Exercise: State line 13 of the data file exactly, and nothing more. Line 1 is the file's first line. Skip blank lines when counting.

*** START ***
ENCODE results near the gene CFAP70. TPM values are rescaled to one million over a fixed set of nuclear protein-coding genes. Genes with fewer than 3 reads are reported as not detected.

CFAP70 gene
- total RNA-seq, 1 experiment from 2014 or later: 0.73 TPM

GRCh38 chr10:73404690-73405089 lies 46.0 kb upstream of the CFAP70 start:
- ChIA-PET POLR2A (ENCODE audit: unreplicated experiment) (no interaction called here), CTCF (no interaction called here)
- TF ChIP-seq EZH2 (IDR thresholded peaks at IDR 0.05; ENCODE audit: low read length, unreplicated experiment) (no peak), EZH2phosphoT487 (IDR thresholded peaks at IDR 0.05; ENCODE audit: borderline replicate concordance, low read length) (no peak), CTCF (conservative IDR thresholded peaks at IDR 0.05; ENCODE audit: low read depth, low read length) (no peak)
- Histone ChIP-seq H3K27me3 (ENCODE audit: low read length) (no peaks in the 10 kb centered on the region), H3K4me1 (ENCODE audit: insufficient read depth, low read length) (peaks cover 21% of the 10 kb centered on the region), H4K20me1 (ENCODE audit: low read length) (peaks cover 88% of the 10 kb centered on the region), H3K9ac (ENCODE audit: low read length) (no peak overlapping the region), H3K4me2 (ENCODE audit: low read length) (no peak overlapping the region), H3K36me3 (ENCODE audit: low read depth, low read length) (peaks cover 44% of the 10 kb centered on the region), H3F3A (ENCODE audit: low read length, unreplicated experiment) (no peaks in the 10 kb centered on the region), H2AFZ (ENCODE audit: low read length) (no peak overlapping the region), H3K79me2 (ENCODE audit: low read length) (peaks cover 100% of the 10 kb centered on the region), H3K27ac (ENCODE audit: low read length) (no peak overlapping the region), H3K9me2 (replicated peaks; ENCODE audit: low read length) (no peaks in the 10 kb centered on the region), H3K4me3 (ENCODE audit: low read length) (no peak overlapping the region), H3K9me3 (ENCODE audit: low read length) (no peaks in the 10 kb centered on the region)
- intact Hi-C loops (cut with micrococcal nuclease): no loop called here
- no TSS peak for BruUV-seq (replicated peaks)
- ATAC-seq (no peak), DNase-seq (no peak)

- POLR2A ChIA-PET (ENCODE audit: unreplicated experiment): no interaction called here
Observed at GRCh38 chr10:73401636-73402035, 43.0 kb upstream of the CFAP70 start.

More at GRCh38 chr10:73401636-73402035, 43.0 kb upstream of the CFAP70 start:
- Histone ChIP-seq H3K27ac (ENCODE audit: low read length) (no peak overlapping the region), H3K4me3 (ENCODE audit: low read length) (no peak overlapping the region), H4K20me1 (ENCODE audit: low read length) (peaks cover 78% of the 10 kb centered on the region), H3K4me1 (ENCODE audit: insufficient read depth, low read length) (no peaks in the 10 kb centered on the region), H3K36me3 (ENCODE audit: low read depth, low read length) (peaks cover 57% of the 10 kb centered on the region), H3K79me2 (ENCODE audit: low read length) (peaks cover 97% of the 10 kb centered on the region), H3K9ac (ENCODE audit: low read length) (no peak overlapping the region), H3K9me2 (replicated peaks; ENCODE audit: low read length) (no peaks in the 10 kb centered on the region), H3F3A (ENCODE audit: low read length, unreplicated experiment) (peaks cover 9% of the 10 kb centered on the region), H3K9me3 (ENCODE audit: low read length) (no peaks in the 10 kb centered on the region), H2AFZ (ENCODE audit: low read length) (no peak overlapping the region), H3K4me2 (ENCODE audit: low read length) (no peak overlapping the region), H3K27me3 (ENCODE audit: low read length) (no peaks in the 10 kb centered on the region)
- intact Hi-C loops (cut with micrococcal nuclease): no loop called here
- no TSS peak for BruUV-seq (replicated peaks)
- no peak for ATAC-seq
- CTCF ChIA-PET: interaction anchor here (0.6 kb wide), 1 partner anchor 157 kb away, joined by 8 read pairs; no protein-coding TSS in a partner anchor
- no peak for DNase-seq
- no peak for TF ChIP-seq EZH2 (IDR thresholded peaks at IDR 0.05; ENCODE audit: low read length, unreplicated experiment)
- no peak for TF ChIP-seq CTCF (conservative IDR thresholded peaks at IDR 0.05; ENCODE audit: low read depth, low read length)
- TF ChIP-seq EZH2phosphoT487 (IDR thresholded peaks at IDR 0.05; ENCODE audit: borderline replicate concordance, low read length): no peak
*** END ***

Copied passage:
More at GRCh38 chr10:73401636-73402035, 43.0 kb upstream of the CFAP70 start: